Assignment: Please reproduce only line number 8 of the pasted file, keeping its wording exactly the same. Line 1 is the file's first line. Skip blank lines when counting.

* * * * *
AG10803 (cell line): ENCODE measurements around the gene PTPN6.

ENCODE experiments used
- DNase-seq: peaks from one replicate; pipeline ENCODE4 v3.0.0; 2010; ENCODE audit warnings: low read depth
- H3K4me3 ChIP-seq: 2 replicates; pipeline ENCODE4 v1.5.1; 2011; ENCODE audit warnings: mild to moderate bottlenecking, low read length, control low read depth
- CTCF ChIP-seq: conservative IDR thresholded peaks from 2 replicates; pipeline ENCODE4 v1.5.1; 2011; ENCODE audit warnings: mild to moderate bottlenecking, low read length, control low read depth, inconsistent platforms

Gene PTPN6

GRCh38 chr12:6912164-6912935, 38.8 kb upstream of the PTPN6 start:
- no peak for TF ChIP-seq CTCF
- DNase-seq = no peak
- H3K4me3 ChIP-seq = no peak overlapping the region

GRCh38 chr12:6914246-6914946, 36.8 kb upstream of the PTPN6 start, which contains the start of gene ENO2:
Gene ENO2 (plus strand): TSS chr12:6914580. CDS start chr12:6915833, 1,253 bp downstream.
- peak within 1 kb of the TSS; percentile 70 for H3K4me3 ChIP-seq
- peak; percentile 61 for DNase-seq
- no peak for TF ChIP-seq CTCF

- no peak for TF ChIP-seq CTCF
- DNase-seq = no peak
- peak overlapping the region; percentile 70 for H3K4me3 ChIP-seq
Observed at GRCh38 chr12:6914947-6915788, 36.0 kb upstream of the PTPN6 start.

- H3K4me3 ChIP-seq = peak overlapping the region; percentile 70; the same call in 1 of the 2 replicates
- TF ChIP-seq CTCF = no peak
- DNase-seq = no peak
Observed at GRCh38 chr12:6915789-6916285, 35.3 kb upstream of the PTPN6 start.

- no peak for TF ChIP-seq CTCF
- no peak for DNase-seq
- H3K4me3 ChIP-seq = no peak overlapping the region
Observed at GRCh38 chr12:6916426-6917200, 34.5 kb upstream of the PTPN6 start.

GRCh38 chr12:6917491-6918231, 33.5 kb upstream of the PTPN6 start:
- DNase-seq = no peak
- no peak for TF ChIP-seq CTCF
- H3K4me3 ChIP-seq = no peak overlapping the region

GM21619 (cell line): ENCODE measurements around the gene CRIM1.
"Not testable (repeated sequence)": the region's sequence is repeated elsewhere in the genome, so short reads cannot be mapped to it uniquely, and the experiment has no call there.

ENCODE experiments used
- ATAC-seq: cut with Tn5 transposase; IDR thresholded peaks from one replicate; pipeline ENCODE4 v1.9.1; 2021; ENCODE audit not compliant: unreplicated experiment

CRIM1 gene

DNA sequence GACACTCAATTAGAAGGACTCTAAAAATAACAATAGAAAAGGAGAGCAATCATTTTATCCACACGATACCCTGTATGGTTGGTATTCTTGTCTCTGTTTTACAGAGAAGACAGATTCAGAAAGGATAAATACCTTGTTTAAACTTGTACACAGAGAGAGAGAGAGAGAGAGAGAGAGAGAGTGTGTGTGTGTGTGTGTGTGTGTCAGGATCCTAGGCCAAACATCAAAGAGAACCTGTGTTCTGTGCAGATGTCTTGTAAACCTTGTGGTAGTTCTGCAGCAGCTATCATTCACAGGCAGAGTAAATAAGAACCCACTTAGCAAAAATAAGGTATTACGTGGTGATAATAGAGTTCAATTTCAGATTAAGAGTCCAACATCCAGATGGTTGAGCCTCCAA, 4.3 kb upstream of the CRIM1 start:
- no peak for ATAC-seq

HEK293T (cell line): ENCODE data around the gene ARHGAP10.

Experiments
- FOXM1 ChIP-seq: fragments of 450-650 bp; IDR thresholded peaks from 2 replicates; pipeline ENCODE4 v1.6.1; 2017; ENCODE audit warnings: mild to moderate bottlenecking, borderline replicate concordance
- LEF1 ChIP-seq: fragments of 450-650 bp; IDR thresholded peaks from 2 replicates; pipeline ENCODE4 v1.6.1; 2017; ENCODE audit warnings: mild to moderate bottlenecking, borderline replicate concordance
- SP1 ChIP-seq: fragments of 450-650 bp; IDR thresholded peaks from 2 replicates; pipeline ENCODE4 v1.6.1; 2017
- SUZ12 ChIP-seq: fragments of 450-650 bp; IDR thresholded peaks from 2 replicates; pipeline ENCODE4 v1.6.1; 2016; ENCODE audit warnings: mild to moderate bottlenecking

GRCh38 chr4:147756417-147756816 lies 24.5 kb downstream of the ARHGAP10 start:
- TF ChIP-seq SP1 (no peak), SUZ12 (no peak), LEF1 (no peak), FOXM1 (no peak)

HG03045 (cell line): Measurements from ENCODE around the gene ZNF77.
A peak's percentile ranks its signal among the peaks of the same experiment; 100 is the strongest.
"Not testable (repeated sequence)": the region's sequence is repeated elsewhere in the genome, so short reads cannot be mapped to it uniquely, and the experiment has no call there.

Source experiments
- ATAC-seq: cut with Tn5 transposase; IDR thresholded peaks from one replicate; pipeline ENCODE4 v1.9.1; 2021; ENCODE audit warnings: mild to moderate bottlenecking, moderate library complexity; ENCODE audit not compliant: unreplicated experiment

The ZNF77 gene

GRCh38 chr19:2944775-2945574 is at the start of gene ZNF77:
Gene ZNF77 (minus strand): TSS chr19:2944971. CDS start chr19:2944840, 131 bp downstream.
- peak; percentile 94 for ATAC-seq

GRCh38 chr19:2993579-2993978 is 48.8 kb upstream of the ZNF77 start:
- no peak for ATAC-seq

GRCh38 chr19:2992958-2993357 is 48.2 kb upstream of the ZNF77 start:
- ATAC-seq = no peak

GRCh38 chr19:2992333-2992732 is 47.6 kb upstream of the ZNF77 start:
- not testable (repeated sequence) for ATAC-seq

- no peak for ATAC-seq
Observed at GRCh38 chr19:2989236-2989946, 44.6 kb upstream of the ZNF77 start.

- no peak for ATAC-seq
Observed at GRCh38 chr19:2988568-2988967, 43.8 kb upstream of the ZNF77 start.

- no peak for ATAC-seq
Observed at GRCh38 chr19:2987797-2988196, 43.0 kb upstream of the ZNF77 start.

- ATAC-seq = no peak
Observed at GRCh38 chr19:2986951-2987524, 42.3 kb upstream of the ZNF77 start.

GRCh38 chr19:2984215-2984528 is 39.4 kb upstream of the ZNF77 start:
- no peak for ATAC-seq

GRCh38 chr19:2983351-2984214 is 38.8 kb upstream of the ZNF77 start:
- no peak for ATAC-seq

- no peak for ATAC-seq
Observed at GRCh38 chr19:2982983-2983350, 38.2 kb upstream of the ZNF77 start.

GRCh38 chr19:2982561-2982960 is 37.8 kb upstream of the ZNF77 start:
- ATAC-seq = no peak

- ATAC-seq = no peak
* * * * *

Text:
- no peak for TF ChIP-seq CTCF